Growing inequality stifles post-recession recovery. While U.S. corporate profits have reached unprecedented levels, both in absolute dollars and as a share of the economy, unemployment is at its highest level since the Great Depression.  Over one half (fifty-five percent) of Americans’ wages were affected in the forms of job layoffs, wage and hour cut backs, and unpaid furloughs during the recession years of 2007 to 2009. Thirty-two percent of Americans reported unemployment during that period. On average, U.S. citizens lost twenty percent of their household wealth from 2007 to 2009 (Pew Research Center, 2010).  Data published in 2011 indicate that fourteen percent, or one in six Americans, lives below the official poverty threshold.  

The losses of household wealth, wages, and benefits are ongoing and point to the growing impoverishment of the nation at the same time that the federal government is proposing widespread cuts in social spending, particularly in the area of health (but not military spending or financial bailouts). 
The consolidation of wealth in a few corporations and the lopsided US government response to the financial crisis are symptomatic of a political-economic regime within the country that has little regard for the welfare of the vast majority of population. Globalization, automation, financialization and growing inequality have lessened elite dependence upon the labor and consumption power of western, industrial populations. Globalization enables corporations to outsource production abroad wherever labor costs are lowest. Automation replaces workers in all industrial sectors. Financialization allows the creation of value outside of manufacturing and services through rent-seeking activities and high-frequency trading. Inequality reduces consumption power. For instance, in 2011, Citigroup estimated that luxury shoppers in the US earn 50 percent of the total income and make 48 percent of total expenditures...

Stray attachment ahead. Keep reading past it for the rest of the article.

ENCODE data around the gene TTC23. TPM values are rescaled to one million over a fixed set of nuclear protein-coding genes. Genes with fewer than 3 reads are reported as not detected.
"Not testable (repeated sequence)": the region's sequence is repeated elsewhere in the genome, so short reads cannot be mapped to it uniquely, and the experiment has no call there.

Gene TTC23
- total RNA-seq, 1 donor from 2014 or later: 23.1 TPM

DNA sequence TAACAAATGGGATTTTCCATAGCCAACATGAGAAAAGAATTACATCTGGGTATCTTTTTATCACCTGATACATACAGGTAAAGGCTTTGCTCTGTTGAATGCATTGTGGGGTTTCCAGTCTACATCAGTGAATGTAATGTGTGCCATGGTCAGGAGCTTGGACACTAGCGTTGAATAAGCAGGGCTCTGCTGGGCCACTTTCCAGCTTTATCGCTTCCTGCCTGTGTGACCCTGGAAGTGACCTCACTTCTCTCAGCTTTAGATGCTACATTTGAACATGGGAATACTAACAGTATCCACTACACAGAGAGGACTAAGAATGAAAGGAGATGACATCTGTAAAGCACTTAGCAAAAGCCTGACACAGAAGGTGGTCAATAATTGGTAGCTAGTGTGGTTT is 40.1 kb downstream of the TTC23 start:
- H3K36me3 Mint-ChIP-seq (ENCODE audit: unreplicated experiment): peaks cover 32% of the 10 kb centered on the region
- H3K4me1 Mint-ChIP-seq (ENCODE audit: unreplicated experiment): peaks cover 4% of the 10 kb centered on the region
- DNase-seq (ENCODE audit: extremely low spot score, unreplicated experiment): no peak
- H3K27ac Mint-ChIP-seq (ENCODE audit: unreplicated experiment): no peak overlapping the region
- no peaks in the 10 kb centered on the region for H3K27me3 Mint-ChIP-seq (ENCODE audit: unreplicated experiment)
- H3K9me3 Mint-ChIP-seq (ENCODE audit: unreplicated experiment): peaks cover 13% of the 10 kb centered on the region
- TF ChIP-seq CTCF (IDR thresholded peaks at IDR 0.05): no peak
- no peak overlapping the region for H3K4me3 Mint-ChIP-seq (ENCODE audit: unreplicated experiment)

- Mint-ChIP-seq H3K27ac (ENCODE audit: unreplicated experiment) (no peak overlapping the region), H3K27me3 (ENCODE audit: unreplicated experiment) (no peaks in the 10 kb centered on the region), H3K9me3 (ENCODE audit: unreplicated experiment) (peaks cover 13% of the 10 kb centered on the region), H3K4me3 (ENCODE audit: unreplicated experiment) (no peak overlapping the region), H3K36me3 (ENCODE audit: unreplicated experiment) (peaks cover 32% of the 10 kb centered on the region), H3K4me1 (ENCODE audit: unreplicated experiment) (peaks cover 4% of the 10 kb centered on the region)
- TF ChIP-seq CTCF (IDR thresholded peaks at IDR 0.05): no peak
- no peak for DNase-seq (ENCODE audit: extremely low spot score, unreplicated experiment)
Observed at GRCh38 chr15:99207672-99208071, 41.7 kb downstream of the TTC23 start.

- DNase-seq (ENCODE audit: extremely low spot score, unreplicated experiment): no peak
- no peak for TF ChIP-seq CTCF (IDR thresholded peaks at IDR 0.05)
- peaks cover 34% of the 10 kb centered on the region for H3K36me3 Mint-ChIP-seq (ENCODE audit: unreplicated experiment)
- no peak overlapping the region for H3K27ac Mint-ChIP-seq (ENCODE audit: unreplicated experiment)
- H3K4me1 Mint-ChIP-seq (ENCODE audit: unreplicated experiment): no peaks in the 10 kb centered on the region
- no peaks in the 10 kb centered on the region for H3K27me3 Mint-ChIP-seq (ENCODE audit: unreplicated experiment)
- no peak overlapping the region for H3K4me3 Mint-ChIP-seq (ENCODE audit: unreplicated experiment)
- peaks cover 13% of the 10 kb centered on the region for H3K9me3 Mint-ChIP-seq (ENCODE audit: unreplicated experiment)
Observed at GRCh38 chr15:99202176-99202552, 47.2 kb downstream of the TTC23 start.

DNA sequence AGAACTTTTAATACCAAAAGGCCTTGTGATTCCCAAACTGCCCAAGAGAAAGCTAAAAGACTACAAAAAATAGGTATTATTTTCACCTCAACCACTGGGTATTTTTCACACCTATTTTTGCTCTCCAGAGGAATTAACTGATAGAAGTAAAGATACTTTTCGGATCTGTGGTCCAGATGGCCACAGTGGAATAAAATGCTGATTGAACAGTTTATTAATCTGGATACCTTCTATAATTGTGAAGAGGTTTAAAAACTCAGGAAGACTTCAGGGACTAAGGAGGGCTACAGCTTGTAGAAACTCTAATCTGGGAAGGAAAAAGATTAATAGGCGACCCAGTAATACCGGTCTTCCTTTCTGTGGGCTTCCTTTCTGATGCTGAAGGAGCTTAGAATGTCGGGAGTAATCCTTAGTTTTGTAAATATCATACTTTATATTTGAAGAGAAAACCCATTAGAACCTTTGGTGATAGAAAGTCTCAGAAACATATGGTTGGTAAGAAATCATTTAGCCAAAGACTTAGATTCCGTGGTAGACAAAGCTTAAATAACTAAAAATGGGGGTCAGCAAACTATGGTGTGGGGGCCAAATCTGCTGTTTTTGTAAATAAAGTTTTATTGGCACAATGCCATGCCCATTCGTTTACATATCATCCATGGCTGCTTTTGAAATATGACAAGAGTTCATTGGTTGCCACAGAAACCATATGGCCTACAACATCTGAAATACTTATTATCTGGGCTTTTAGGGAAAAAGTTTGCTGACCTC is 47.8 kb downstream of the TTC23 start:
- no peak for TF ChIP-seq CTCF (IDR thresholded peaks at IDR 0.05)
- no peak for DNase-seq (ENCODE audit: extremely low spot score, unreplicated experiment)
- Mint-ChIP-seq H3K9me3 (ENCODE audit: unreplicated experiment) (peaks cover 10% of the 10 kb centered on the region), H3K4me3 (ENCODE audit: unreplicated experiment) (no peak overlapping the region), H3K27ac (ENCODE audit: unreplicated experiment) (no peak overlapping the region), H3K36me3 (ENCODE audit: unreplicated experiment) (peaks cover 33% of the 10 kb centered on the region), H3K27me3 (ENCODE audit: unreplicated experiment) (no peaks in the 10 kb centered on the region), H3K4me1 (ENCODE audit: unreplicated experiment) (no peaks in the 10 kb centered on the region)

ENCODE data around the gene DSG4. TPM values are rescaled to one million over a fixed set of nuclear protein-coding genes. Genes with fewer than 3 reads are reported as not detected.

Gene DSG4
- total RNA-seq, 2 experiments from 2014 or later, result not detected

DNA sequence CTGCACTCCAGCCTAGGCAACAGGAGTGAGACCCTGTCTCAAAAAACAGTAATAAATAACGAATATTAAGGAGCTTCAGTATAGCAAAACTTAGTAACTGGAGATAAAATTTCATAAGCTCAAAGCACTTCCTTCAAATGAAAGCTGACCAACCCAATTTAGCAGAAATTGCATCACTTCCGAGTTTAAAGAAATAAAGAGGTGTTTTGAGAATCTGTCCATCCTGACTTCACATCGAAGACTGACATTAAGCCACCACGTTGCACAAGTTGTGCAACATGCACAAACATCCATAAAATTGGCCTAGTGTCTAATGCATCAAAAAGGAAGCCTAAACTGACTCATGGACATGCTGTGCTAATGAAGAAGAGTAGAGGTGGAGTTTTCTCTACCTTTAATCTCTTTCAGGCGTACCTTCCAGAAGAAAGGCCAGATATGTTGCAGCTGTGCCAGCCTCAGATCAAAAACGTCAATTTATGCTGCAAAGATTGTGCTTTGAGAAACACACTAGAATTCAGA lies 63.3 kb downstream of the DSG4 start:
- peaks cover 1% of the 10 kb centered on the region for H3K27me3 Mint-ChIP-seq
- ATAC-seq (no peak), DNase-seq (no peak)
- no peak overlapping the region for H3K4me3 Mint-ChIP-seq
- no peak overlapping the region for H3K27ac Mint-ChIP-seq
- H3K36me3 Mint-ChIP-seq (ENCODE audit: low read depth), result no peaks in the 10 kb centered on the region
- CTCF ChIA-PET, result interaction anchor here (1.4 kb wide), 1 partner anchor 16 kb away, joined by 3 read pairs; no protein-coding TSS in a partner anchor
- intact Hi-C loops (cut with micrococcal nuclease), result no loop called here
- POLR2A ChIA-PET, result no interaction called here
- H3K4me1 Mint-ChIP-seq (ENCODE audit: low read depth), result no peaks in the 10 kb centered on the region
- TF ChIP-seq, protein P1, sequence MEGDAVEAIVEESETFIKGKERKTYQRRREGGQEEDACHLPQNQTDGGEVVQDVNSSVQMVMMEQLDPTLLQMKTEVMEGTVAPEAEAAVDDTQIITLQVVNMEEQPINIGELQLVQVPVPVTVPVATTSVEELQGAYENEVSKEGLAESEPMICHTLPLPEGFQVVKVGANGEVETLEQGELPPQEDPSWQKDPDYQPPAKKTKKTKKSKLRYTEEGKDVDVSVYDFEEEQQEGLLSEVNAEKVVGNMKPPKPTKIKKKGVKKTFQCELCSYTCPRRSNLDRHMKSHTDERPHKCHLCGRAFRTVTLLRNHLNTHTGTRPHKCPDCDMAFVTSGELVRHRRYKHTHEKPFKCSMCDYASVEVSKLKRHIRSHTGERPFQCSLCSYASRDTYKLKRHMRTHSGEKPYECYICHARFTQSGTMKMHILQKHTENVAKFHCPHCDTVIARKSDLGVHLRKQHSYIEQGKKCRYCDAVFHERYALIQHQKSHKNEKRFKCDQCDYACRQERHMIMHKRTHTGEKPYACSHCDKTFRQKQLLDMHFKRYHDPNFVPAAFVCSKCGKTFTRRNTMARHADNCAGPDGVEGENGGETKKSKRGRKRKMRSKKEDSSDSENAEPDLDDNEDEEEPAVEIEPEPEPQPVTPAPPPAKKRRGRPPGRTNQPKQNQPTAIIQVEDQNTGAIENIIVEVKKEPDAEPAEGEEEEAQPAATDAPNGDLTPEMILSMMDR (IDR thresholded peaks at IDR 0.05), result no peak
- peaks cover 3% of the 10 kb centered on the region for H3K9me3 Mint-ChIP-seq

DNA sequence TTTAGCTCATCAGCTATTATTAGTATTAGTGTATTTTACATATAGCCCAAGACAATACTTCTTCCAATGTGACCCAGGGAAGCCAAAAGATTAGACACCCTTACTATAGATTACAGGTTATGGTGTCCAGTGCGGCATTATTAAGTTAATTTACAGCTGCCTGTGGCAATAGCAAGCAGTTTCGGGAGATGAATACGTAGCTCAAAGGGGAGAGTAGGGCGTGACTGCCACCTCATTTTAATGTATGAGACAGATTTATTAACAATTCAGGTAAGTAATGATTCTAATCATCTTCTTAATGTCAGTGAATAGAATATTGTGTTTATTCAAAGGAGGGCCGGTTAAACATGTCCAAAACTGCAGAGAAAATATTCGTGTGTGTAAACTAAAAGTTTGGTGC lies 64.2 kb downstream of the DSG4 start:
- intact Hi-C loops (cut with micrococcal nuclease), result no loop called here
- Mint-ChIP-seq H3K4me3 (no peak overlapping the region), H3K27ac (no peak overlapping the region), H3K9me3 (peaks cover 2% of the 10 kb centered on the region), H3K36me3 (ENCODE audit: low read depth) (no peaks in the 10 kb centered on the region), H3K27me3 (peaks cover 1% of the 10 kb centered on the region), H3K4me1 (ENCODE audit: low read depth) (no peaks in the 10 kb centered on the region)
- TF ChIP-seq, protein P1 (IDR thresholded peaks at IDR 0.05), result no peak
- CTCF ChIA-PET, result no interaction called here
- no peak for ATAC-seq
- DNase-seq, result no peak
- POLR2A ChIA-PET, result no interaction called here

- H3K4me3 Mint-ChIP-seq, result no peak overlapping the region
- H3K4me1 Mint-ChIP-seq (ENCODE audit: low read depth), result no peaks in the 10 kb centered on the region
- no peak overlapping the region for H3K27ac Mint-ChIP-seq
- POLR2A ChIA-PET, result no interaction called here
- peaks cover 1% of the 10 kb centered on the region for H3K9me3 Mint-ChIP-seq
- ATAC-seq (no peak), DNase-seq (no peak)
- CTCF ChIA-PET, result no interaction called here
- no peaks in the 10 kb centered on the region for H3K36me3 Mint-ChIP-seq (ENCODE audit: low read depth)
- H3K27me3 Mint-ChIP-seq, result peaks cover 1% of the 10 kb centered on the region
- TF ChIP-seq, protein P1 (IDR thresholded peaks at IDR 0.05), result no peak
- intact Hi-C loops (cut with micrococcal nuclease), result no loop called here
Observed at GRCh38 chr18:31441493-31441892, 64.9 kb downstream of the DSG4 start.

Bob Ivry, Bradley Keoun and Phil Kuntz . Secret Fed Loans Helped Banks Net $13B. (2011, November 27):

      Bradlye Keoun and Phil Kuntz “Wall Street Aristocracy Got $1.2 Trillion From Fed,” Bloomberg (2011, August 22):

      Graham Bowley “Bailout Helps Fuel a New Era of Wall Street Wealth,” The New York Times (2009, October 17):

      Dylan Ratigan “Goldman Sachs' Black Magic, Here's How They Did It,” The Huffington Post (2009, October 16):

      Bill Moyers, Simon Johnson and James Kwak Bill Moyers Journal [on-line] (2010, April 16):

      Simon Johnson “Who is Carlos Slim,” Baseline Scenario (2009, October 17):

      National Family Farm Coalition. “Food, Inc. and Fresh: Facts and Solutions Needed to Fix the Food System.” NFFC.Net (no date):

      Robert Lezner. “Capital Gains: Top .1% Earn ½ Capital Gains. Forbes (2011, Nov 20):

      Ellen Byron and Karen Talley "Luxury Sales at Risk," The Wall Street Journal (2011, August 10): B1

      Henry Blodget. “Here Are Four Charts That Explain What The Protesters Are Angry About...”Business Insider (2011, Oct 15):

      Pew Research Center. “The Great Recession at 30 Months.” Pew Research Center [on-line] (2010, June 30). Available:

      Frances Fox Piven. “The War Against the Poor.” TomDispatch.Com (2011, Nov 6):

      McKinnon, J. D. (Deficit panel stresses spending cuts. The Wall Street Journal (2010, July 1): A6.

      Ellen Byron and Karen Talley "Luxury Sales at Risk," The Wall Street Journal (2011, August 10): B1